Florida has an uptick of new cases according to the New York Times’ headlines. I seem to be jumping from one sizzling frying pan into another fire, trying to pretend life is normal. I close my eyes, put in my earbuds, and listen to Campbell’s The Hero with a Thousand Faces, while my son makes work calls. We pass blue signs: Washington… Baltimore… and then stop at a gas station to give the dogs water and a potty break. I put on my N95 mask and go into the 7-Eleven to use the bathroom and get something to eat. Neither the cashier nor the other customers wear masks. I hold my breath and hope I’ll stay safe.
I buy some grilled chicken wings that have probably been rolling on the hot oven poles all day. The only other option is a packet of potato chips or Oreos.
“You of all people,” my son laughs as the dogs strain on their leashes. “You always eat healthy, organic produce.”
I smile and take a bite of the wing. “Delicious,” I mumble and take another bite.
“Wait until we get to Chick-fil-A. They make great sandwiches,” Mike says, shaking his head.
Gently I push the dogs’ hind legs up into their crates, and we drive on.
There has been another surge in the number of cases in Florida—an all-time daily high of ten thousand cases. Hospitals are stretched to capacity. Emergency rooms overflow and there are no vacant ICU beds. All my bravado of “Oh I’ve had a great and interesting life so no problem if I go now…just don’t put me on a respirator…just let me go…” vanishes. I cough into my elbow and worry that I’m probably already infected. Thank goodness my kids can access my password manager so they can retrieve all my bank, utility, and retail accounts. My will, living will, and financial POA are signed and notarized. There won’t be much hassle for the kids when I go.
Mike chooses an Audible book as I wipe my fingers on a napkin and put the pile of chicken bones into the plastic-lined cardboard box. We both enjoy historical nonfiction.
“This one is about the tattooist in Auschwitz,” he says turning up the volume.
But after fifteen minutes of listening to the brutality in the concentration camp, we give up and settle on Beyond Words, Safina’s essays about the emotions of elephants. His stories of their caring and empathy calm us both.
Four hours later, we arrive at Asheville, North Carolina. On this Saturday evening, the town is bustling. Our hotel room overlooks the main square where the Vance confederate memorial is covered with a shroud. At least times are changing for the better as far as acknowledging and dealing with racism.
We find a restaurant with outdoor socially-distance dining where we and the dogs feel comfortable and safe from the maskless patrons. We dine on cornbread, collard greens, ribs, and beer.
“I’m so glad I’m here with you,” I say as we clink glasses. “What a beautiful and interesting part of the country.”
Over the next two days, we hike fourteen miles along the Blue Ridge Parkway just north of Asheville. It is hot and humid, and we perspire heavily, flicking away flies and mosquitos. Across the world COVID numbers spike higher and higher. It surprises me that despite absorbing doomsday numbers, I can still appreciate the smell of sweetly scented balsam firs in contrast to the pungent mushrooms. I can laugh at the whippets’ pathetic attempts to catch a squirrel while straining against their leashes. We have another day of driving, and my back feels tight. The whippets are happy to arrive at our Miami rental home and dart around the yard in circles as if they’re competing at a racetrack.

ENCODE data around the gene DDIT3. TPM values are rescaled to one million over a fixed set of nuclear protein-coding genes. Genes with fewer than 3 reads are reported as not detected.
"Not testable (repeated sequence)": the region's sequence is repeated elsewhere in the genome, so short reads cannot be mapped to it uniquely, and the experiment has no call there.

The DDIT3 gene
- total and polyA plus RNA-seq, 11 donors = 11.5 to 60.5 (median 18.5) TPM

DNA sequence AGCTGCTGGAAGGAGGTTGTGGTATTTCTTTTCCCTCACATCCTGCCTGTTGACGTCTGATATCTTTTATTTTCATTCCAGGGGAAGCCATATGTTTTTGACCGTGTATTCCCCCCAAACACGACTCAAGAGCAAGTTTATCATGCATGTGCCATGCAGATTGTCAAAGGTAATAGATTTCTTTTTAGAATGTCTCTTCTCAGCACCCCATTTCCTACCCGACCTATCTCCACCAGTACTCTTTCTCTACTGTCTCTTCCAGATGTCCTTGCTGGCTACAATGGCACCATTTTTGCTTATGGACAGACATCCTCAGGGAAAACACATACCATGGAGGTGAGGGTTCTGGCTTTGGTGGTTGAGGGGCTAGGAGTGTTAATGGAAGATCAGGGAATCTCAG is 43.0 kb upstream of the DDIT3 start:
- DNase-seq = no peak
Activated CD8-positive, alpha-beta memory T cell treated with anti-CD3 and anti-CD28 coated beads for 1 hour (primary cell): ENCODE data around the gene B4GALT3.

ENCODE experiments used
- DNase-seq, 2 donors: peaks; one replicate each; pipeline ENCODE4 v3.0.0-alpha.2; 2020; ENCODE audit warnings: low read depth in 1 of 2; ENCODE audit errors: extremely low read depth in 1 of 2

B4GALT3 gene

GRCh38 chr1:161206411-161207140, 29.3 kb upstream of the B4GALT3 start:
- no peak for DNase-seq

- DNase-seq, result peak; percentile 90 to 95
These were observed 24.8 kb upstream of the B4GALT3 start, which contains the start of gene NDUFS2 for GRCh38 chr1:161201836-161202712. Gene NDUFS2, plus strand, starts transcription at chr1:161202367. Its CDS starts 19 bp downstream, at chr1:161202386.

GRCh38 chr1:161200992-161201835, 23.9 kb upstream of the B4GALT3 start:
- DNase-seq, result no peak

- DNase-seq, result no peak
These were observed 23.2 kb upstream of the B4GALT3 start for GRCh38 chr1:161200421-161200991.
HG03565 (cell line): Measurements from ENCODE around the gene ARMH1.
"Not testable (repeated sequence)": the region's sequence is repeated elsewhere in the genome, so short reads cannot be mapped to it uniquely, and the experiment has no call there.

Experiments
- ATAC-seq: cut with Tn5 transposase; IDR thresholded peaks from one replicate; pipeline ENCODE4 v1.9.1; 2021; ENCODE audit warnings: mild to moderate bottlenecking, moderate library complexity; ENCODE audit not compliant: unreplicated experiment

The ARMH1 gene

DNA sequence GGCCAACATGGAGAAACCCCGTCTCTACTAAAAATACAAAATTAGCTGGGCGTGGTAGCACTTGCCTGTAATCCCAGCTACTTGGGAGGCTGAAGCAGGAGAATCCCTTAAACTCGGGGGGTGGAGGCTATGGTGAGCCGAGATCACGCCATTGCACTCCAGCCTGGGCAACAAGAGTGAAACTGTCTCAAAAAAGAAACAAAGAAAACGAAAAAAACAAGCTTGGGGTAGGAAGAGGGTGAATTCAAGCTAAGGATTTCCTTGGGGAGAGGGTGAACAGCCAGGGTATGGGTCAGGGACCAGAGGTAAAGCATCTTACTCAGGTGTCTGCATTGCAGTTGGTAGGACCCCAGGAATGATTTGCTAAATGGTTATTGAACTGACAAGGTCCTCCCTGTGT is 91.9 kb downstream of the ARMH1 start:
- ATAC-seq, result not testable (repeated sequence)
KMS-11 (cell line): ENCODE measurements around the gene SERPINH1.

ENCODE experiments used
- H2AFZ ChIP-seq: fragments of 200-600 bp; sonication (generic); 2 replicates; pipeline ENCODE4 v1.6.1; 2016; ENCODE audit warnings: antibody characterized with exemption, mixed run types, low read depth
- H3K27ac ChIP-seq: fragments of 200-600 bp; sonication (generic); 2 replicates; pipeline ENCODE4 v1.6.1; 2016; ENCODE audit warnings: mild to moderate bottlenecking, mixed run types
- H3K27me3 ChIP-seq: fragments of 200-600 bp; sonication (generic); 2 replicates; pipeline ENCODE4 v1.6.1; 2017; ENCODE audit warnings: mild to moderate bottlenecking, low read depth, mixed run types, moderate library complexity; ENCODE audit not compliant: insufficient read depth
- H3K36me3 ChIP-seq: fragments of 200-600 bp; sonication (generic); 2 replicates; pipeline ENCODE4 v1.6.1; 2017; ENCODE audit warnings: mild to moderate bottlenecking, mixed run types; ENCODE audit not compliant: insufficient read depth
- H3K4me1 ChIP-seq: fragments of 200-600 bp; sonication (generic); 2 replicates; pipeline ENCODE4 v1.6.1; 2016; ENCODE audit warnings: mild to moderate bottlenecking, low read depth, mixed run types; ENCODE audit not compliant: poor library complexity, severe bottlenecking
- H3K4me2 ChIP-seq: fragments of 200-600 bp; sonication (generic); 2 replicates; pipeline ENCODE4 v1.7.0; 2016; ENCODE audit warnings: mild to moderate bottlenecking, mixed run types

When the rest of the family arrives, we spend lazy days on empty beaches, building sandcastles, wakeboarding, and dining on takeout sushi, Cuban meze, hamburgers, and pizza.
The dual-line stunt kites fly high in the sea breeze amidst yells of, “Yay, liftoff.”
We’re numb to the 200,000 COVID deaths. Mondays feel like Sundays, and before we know it three weeks pass in a blur. It’s time for me to fly home to Seattle. Now my tears are sad. Who knows if we’ll see each other again?
Back home, on my own, I watch The Rise of the Nazis on PBS, read At Wolf’s Table, and The Madonnas of Leningrad, and listen to podcasts about plagues and epidemics. Just like everyone else I know, I grieve the loss of hugging friends, enjoying coffee and croissants in a café, checking produce in the farmers’ market, and feeling safe.
The pandemic flourishes. enjoying our stupidity not to wear masks, not to wash our hands for two minutes, and not to keep our six-foot social distance. Cases are rising everywhere. TV news reports show mobile morgues cruising the streets in El Paso, while I live on in my bubble doing what I can to stay healthy.
“The equivalent of three 747 planes full of passengers died in the US of COVID today, leaving thousands of mourners as the wreckage piles up,” a reporter on NPR announces. “Yes, I know,” I yell back. “We’re too complacent.”
Sometimes at night my head feels heavy, and from time to time I have a bout of coughing or sneezing. This is it. I must have the virus for sure. But I wake up fine.
In Seattle, it’s still warm enough to jump off the Madrona dock into Lake Washington. I take a deep breath and imagine I’m still holding onto smaller hands. I can almost hear the shouts, “Go Safta, go.”
The water is sludge green and colder than Miami’s Atlantic Ocean. There are no squawking gulls. A shrieking ambulance siren comes closer and closer. I close my eyes and jump.
Susan Bloch is the author of Travels with My Grief, a memoir. Her essays and short fiction have appeared in a variety of publications including The Forward, Entropy, The Citron Review, STORGY, Pif Magazine, and HuffPost, as well as receiving a notable mention in Best American Essays 2017 and placing in the Travelers’ Tales Solas Awards. www.susanblochwriter.com.